Imaging strategies using cyanine probes and materials for biomedical visualization of live animals

Guiqiang Fei, Siyue Ma, Chao Wang, Tao Chen, Yulin Li, Yuxia Liu, Bo Tang, Tony D. James, Guang Chen

Research output: Contribution to journalReview articlepeer-review

Abstract

In vivo fluorescence imaging provides vital information required for biomedical research in living animals, and as such plays an essential role in disease assessment. Unfortunately, due to the lack of coherent approaches, in vivo fluorescence visualization is challenging, wasting not only time but the animals used. In recent years, cyanine-based systems have been found to exhibit attractive optical properties with appropriate bio-functionality and therefore have become go-to probes for in vivo research. Herein, we collected the recent breakthroughs using cyanine-based systems associated with use in living mammals, to provide researchers with the required information to develop appropriate strategies able to meet the increasing stringent requirements for practical applications. We concentrate on 6 sites within the cyanine skeleton, including the: meso-position (1), N-indole (2), phenyl-indole (2), cyclohexane (1), which have been used to design symmetric or asymmetric cyanine structures. Substitutions at the meso-position provide fluorescence probes featuring a switch of EWG and EDG, PET, spiro-cyclization, ICT within the cyanine skeleton, or FRET, for visualizing analytes in vivo. Substitution at the N-indole forms a positively charged system with long wavelength emission suitable for in vivo imaging. While, modification of the phenyl-indole contributes to the functional properties, including photoacoustic, photothermal and photodynamic behavior, which can be used for multimodal imaging as well as functional imaging in vivo. With a specific trigger at the N-indole or meso-position, NIR fluorescence pro-drugs could be developed for in vivo tracing of the efficiency of drug delivery. While modification of the cyclohexane can introduce a targeting moiety for the accurate monitoring of tumors or organs. Using these strategies appropriate design platforms can be developed to provide the next generation of optical systems for living animal research. Moreover, we hope this review will enable researchers to design systems with high efficiency for in vivo research, which will reduce both the development time and number of animals required to progress the research.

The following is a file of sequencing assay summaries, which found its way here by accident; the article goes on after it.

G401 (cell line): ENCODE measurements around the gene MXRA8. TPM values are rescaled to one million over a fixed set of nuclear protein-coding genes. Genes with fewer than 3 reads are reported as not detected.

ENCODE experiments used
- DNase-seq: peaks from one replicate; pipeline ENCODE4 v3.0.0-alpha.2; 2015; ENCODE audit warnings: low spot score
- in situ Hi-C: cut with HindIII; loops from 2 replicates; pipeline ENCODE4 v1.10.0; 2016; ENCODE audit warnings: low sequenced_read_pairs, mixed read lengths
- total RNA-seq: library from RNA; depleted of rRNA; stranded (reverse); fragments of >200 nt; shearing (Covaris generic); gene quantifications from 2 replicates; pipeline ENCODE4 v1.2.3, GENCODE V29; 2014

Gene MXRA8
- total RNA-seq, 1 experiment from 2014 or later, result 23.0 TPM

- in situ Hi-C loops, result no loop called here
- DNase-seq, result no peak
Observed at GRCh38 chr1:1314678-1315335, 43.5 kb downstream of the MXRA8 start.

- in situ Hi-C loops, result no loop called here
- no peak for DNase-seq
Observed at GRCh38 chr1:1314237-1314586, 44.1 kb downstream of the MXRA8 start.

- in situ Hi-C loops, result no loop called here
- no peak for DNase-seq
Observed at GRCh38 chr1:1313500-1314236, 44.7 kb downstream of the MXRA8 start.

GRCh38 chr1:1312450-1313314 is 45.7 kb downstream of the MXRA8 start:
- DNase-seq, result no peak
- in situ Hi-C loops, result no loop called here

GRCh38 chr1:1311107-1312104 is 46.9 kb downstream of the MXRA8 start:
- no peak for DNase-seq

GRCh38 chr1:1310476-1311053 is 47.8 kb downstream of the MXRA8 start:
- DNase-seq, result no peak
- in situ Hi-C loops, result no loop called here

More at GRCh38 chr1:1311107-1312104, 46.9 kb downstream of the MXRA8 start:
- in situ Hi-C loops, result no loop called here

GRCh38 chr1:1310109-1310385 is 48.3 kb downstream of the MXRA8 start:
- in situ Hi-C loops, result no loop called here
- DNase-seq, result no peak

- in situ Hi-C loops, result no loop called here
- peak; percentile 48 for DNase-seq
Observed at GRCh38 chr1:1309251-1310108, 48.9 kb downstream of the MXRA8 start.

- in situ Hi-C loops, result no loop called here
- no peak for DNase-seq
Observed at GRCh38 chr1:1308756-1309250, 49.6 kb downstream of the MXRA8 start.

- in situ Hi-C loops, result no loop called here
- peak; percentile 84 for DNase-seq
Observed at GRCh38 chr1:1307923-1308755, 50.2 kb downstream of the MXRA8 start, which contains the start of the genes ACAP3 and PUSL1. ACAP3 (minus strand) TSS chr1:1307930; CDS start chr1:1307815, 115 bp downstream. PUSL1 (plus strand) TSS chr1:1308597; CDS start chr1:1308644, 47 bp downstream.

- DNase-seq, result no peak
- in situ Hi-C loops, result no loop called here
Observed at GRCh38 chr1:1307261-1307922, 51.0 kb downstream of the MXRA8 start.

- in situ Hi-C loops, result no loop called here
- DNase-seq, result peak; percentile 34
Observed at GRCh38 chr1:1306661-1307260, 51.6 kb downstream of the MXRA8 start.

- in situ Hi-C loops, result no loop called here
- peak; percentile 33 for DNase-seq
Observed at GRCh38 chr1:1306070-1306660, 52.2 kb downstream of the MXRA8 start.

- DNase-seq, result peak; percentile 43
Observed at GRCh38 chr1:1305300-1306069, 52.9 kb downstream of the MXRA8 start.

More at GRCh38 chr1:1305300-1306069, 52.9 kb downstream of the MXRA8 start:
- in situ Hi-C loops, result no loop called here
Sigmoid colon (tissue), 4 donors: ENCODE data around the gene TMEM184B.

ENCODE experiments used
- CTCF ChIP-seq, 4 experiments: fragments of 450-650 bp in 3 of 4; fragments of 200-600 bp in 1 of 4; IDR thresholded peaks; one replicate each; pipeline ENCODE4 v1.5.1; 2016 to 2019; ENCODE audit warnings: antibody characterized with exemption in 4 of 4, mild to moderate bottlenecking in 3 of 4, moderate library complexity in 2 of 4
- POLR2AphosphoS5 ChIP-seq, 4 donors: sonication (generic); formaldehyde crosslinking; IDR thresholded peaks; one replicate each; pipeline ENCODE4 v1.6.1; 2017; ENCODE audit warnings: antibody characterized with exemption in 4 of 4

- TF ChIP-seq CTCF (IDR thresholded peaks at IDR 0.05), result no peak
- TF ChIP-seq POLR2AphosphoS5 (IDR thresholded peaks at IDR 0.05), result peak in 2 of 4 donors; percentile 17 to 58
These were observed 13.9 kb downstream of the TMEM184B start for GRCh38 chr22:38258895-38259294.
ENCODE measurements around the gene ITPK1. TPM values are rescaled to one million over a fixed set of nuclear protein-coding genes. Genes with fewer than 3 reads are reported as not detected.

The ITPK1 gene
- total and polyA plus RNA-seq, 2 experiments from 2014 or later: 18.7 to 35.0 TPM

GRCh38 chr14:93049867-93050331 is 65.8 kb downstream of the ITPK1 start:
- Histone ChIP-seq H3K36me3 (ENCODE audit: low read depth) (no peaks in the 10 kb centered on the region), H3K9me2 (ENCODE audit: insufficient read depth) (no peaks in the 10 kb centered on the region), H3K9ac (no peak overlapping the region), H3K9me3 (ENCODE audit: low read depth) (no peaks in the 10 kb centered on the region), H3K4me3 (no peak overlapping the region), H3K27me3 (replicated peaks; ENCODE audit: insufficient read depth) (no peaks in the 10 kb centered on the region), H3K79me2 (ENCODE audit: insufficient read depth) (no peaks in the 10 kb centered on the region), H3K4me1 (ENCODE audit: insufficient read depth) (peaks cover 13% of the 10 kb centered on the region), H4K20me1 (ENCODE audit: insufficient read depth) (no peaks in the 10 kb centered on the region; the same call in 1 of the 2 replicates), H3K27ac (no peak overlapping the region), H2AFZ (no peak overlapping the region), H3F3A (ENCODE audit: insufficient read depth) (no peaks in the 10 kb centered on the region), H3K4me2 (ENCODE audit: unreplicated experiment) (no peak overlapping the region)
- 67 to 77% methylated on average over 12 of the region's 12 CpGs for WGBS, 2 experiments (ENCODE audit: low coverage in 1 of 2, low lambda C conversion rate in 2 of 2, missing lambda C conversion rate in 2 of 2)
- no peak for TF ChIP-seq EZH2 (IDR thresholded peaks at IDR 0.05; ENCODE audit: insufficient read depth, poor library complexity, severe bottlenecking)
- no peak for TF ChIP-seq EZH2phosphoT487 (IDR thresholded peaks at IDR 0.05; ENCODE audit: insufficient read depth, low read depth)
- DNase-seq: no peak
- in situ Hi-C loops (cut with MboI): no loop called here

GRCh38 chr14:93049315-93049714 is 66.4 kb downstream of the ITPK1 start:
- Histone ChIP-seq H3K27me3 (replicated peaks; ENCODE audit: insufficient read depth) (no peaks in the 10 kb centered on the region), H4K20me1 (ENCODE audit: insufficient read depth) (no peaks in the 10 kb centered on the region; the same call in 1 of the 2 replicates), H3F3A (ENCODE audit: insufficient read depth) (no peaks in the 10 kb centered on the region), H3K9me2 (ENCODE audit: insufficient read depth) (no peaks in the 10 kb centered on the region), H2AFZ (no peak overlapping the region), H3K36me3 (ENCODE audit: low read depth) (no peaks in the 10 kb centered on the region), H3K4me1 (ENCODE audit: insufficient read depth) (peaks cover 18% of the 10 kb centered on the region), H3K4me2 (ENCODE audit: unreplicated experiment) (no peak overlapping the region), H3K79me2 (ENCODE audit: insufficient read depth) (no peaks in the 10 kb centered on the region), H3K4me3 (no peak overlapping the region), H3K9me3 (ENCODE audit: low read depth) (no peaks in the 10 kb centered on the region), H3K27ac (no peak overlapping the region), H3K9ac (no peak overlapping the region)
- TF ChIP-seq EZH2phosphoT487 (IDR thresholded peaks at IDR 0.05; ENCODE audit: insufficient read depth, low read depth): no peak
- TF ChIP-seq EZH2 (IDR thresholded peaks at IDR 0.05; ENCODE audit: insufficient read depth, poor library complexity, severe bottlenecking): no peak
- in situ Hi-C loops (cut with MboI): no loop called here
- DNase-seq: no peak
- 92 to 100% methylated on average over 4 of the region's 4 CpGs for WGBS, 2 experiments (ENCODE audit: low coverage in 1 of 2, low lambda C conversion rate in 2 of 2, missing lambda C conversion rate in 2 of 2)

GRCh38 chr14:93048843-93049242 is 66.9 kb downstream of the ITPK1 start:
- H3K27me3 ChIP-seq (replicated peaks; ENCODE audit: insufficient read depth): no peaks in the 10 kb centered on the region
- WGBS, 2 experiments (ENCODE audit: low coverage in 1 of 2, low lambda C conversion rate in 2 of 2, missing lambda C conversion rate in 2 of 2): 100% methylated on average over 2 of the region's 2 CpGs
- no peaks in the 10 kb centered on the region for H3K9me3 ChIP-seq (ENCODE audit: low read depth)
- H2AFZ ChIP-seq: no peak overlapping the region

Original languageEnglish
Article number214134
JournalCoordination Chemistry Reviews
Volume447
DOIs
Publication statusAcceptance date - 13 Jul 2021

Keywords

  • Biomedical visualization
  • Cyanine
  • In vivo fluorescence imaging
  • Strategies

ASJC Scopus subject areas

  • Physical and Theoretical Chemistry
  • Inorganic Chemistry
  • Materials Chemistry

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